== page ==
Phil Rubin is a global leader in customer marketing and loyalty strategy, and a loyalty industry entrepreneur who has created, grown, and led loyalty businesses in the USA for over thirty years.
Phil’s clients have included global icons such as Adidas, American Express, Citigroup, Disney, Estée Lauder, Mandarin Oriental, and Nike, and in this episode, we announce his role with “Let’s Talk Loyalty“, to guest host episodes with some leading loyalty personalities and brands in the coming months.
As a recognized thought leader and sought-after keynote speaker, Phil is now the founder of Grey Space Matters, a growth and innovation firm working with technology companies, investors, and enterprise clients worldwide.
1) Phil Rubin
Welcome to Let’s Talk Loyalty, an industry podcast for loyalty marketing professionals. I’m your host, Paula Thomas, and if you work in loyalty marketing, join me every week to learn the latest ideas from loyalty specialists around the world.
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Paula: So Phil Rubin, welcome back to Let’s Talk Loyalty.
Phil: Thank you very much, Paula. It is fabulous to be back with you.
Paula: Fantastic. We’re here to make, uh, a big announcement about, uh, you working much more closely with us on the show and, um, absolutely thrilled about what we’re gonna be doing together. But before we get into, uh, the big.
As you know, we always start our episodes, uh, asking our guests about their favorite loyalty programs. So Phil Ruben, please do tell us what is your current favorite loyalty program?
Phil: Well, you know, this is one of the hardest questions to answer, whether it’s clients or you or anybody else asking the question.
And really, for me, it’s pretty simple. Uh, and it’s Delta Airlines Sky Miles for a number of reasons, not the least of which is the fact that. , other than the first airline that I worked for, it was really the first major loyalty program that I was involved with launching back in 1995, just to date myself a little bit , but what, what, what Sky Miles has done are, are a few things that I think are exemplified, sort of the best of what loyalty.
marketing can be not just a loyalty program. Yeah. And, and that is number one. It’s, it’s shown that the great examples of loyalty marketing don’t launch overnight. They take time to evolve. . Yeah, for sure. If you think about what we’re at 20 20, 23, so April 1 95 or May 1 95 was the original launch date of Sky Miles.
My goodness. So, so, you know, more than a, a quarter of a century. Yeah. It’s been around, it’s evolved over time. We, we added in, you know, we, we were part of the team that came up with the idea of yield based qualification, which. and the earliest tie, and this is why I think it’s such a great example for Delta especially, is it’s a great example of the loyalty strategy, reflecting and being intricately tied to the business strategy.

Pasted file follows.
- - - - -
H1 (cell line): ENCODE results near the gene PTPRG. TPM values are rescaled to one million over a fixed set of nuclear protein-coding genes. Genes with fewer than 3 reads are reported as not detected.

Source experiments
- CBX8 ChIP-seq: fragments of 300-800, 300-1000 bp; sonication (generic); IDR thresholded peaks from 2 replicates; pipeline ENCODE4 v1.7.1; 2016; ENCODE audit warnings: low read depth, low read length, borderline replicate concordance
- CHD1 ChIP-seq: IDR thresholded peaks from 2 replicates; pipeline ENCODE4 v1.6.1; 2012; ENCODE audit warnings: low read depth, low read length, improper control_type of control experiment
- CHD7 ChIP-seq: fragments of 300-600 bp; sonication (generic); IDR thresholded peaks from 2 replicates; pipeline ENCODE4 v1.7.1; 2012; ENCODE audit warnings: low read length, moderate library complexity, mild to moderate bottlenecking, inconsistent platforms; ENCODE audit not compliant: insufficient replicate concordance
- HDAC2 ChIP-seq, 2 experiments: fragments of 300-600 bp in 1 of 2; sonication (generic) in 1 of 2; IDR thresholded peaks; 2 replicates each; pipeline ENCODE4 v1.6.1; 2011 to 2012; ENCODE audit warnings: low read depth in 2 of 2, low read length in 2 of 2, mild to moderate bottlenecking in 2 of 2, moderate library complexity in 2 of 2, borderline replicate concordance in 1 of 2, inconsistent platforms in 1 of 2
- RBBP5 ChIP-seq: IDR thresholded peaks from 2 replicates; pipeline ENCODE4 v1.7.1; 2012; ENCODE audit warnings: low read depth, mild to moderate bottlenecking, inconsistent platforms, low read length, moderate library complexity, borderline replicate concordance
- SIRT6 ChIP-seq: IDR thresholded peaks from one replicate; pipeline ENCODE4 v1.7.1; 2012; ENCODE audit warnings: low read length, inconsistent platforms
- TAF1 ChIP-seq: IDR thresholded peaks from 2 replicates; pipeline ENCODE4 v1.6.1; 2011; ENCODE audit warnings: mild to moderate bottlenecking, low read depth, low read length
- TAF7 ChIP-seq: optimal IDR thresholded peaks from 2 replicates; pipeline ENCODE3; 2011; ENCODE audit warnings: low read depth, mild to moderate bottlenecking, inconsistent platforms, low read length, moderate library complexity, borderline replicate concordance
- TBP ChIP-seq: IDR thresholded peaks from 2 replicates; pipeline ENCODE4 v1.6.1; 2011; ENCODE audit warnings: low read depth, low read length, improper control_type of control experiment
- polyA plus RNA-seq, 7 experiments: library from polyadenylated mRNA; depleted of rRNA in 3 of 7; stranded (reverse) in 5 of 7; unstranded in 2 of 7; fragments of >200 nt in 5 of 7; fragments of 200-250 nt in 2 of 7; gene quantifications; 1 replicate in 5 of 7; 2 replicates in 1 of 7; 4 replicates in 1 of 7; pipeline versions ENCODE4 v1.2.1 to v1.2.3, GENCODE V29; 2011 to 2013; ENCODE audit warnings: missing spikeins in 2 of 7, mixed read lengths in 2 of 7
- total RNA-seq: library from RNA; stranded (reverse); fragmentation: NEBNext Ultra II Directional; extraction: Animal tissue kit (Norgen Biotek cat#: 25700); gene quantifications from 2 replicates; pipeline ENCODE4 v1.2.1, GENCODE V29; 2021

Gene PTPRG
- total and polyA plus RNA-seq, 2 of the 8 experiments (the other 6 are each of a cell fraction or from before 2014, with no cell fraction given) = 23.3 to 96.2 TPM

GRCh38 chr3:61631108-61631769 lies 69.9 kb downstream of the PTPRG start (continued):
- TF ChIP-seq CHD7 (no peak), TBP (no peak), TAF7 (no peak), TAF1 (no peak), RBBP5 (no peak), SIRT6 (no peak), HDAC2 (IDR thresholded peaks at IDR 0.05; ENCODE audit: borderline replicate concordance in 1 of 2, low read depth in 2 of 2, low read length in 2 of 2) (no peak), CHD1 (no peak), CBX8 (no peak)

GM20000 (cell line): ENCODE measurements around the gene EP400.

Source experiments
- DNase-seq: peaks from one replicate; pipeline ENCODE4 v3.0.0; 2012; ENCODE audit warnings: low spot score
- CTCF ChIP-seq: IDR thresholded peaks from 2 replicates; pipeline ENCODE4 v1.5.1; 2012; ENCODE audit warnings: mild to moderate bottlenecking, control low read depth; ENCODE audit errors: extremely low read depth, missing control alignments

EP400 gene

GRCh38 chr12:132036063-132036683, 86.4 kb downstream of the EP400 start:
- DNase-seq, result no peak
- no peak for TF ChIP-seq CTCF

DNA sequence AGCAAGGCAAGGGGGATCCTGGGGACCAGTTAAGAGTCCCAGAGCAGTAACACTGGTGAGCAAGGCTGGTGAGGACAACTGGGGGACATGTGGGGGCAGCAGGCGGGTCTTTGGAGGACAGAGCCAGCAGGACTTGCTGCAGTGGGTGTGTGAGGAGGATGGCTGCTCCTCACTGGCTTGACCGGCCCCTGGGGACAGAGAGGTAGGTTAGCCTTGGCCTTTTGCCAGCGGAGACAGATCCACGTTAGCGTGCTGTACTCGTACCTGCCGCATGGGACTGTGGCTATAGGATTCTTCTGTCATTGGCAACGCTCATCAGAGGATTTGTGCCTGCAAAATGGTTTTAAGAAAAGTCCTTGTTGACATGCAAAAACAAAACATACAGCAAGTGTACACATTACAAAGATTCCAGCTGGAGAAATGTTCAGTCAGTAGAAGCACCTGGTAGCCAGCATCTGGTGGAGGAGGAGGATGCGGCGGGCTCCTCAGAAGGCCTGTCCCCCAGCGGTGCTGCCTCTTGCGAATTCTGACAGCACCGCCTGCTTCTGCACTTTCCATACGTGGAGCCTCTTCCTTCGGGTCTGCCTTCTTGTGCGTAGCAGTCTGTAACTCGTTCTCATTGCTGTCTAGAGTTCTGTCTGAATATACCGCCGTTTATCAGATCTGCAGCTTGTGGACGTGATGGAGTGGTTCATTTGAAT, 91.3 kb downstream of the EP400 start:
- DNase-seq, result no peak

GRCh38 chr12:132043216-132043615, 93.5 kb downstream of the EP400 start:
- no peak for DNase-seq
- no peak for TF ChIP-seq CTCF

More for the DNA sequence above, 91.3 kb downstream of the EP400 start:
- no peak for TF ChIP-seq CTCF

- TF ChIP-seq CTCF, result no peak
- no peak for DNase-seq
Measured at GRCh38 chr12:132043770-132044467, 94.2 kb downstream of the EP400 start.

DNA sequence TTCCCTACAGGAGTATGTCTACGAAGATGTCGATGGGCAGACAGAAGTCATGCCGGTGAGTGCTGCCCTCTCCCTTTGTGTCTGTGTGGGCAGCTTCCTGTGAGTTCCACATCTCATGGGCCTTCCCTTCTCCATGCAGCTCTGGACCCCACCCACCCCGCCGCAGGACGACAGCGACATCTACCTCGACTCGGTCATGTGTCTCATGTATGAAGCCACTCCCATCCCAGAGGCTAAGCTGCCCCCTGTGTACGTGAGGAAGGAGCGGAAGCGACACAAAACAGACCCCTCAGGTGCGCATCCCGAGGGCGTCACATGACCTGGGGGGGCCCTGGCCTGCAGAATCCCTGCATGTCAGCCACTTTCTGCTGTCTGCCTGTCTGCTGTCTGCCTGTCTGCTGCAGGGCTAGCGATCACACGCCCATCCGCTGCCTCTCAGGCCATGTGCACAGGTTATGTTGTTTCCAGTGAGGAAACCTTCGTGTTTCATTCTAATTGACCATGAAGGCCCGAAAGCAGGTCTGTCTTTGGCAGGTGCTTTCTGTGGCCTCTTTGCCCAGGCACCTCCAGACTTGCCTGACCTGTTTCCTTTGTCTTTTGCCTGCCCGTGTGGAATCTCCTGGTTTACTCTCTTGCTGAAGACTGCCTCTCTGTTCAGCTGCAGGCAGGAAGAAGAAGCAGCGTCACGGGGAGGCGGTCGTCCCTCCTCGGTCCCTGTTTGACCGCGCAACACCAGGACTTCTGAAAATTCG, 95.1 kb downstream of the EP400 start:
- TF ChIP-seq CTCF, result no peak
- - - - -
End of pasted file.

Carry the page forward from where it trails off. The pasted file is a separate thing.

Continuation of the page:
Mm-hmm. . and it does so to a degree of not, it delivers. Basically, Delta wanted to focus on high yield passengers. Mm-hmm. and the program over time has been attuned to that. Mm-hmm. , it says, look, if you’re gonna. Do all the things that are gonna give you the best of Delta. Mm-hmm. We’re gonna make sure that that is consistent and rises up to your level of expectations.
Mm-hmm. And in doing so, in recognizing yield and profitability of customers mm-hmm. That drives Delta’s business and allows them to do things like, they just announced that I think officially at c E s a couple weeks ago, that WiFi’s gonna be free. on all flights. Wow. Wow. And they can do that because they’ve got the business aligned to deliver that kind of customer experience because they recognize profitable passengers.
And of course, loyalty. The emotional state of loyalty means people are willing to pay a premium for a better experience. Wow. Or go out of their way or take a connection instead of a nonstop, depending on what market you live in. So that’s why it’s probably too much. Yeah, too much about Delta. But I think it’s really important today because yeah, you see so many changes in the marketplace and so many pro ec programs exiting Best Buy.
Mm-hmm. just announced they were exiting their, their accrual and rewards, part of their loyalty strategy for non tender. customers, which means if you don’t have a Best Buy credit card, you’re not gonna earn any rewards. You’re gonna get free shipping. Yeah. Which is, which is table stakes. That’s a big deal.
And I think oughta be addressed by the loyalty industry because Mm. While there wasn’t a full explanation Hmm. Clearly something wasn’t working there for Best Buy.
Paula: Yeah. My. Well, I mean Delta for sure. I, I absolutely love that strategy. First of all, that you were there 25 years ago when they started , so congrats on being part of the creation of something that’s truly groundbreaking.
Um, I haven’t looked enough at the Sky Miles program, but we’ll definitely have to, to try and think about getting them on the show at some point, uh, maybe this year if we’re lucky. Um, so, but, but what I was hearing is I love that alignment of true. Focus and your example of making wifi free on board, to be honest, is something I’m really surprised that airlines in the Middle East haven’t done because it is an absolute game changer.
And I know even back in Ireland, um, for example Irish Rail, um, Took that exact same strategy now competing with people driving between the big cities. But they really realized that if they want people who are going to business meetings around the country to choose to travel by rail instead of being on the road, wifi was actually a decision making strategy.